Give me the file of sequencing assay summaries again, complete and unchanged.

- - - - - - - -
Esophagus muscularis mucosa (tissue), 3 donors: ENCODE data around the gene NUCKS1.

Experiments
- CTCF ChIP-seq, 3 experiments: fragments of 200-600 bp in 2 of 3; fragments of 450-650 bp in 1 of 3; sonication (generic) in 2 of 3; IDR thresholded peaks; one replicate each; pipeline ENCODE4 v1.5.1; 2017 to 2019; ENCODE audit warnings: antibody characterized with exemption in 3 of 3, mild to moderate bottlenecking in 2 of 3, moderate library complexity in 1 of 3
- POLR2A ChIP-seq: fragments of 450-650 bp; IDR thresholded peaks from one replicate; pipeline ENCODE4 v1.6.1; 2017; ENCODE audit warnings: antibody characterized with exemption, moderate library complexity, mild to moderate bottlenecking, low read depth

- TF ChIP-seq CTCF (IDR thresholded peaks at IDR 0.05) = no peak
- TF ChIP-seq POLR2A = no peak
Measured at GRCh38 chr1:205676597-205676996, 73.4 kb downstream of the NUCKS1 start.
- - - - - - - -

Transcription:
Esophagus muscularis mucosa (tissue), 3 donors: ENCODE data around the gene NUCKS1.

Experiments
- CTCF ChIP-seq, 3 experiments: fragments of 200-600 bp in 2 of 3; fragments of 450-650 bp in 1 of 3; sonication (generic) in 2 of 3; IDR thresholded peaks; one replicate each; pipeline ENCODE4 v1.5.1; 2017 to 2019; ENCODE audit warnings: antibody characterized with exemption in 3 of 3, mild to moderate bottlenecking in 2 of 3, moderate library complexity in 1 of 3
- POLR2A ChIP-seq: fragments of 450-650 bp; IDR thresholded peaks from one replicate; pipeline ENCODE4 v1.6.1; 2017; ENCODE audit warnings: antibody characterized with exemption, moderate library complexity, mild to moderate bottlenecking, low read depth

- TF ChIP-seq CTCF (IDR thresholded peaks at IDR 0.05) = no peak
- TF ChIP-seq POLR2A = no peak
Measured at GRCh38 chr1:205676597-205676996, 73.4 kb downstream of the NUCKS1 start.